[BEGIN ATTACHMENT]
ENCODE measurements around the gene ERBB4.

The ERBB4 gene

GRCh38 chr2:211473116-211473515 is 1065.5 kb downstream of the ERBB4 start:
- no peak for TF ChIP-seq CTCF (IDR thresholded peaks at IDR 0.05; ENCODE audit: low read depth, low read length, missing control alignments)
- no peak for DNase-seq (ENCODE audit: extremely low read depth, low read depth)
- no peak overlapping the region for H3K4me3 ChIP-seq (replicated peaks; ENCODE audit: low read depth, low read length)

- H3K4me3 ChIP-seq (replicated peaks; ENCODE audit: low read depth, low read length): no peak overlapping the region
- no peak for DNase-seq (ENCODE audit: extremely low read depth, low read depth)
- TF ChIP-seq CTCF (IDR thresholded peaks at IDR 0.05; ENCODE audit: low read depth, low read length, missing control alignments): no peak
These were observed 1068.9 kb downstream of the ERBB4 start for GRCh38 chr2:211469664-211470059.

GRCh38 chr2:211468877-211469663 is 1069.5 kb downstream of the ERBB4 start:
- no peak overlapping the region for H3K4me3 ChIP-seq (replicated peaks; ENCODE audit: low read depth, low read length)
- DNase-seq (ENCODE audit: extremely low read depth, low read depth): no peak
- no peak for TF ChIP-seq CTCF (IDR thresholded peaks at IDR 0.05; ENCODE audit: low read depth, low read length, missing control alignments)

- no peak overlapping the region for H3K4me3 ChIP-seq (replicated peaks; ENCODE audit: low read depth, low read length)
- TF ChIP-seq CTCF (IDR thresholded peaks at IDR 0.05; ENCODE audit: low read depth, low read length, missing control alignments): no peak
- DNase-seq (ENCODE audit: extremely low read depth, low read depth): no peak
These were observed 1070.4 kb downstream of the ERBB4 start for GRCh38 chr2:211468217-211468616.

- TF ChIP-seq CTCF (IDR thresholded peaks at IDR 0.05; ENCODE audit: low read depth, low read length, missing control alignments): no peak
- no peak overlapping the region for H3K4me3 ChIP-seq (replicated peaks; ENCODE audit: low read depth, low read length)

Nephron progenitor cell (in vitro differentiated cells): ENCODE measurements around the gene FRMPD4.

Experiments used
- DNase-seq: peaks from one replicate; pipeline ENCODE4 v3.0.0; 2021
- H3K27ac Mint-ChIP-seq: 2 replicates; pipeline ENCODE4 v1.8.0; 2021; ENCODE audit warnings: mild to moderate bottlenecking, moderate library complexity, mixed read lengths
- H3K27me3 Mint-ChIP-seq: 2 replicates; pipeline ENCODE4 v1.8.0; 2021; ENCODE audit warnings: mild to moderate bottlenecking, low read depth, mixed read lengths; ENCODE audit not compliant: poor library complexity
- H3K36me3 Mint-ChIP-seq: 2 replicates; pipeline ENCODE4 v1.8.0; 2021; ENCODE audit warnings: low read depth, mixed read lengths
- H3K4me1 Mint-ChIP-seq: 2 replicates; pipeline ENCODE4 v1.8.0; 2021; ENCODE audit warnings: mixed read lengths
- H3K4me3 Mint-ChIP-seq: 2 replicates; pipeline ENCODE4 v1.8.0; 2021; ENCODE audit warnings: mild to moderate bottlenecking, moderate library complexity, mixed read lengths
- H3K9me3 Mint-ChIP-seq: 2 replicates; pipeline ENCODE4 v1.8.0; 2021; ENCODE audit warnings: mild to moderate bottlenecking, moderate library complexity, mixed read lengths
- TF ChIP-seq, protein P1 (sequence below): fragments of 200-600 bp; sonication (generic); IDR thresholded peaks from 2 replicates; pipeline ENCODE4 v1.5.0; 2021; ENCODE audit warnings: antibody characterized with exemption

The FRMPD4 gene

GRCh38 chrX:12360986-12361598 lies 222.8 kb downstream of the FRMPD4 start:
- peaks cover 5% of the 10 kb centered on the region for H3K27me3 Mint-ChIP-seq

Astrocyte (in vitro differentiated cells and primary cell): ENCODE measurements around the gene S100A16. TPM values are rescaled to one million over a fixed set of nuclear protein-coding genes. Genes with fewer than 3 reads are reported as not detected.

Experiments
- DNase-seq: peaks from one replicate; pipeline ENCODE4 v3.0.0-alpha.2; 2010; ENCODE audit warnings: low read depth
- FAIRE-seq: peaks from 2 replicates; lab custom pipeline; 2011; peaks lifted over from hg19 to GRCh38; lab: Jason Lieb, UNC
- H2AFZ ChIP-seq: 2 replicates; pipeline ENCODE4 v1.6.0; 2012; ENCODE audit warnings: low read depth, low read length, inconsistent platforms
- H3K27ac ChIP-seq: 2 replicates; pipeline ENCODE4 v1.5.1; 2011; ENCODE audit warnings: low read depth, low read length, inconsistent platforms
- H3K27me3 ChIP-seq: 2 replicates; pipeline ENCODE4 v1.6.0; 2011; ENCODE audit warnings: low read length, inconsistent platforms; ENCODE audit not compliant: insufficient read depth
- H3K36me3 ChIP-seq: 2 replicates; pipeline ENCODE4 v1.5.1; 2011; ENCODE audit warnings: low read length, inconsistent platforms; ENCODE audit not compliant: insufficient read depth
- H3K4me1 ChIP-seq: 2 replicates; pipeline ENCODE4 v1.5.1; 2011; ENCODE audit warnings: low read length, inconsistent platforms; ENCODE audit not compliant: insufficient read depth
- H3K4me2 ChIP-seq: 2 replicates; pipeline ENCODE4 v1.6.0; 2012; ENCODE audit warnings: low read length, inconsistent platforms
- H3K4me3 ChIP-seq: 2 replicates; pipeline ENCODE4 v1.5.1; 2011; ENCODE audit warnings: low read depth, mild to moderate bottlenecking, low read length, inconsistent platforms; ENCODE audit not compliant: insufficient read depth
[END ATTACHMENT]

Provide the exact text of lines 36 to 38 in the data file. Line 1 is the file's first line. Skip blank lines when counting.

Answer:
- DNase-seq: peaks from one replicate; pipeline ENCODE4 v3.0.0-alpha.2; 2010; ENCODE audit warnings: low read depth
- FAIRE-seq: peaks from 2 replicates; lab custom pipeline; 2011; peaks lifted over from hg19 to GRCh38; lab: Jason Lieb, UNC
- H2AFZ ChIP-seq: 2 replicates; pipeline ENCODE4 v1.6.0; 2012; ENCODE audit warnings: low read depth, low read length, inconsistent platforms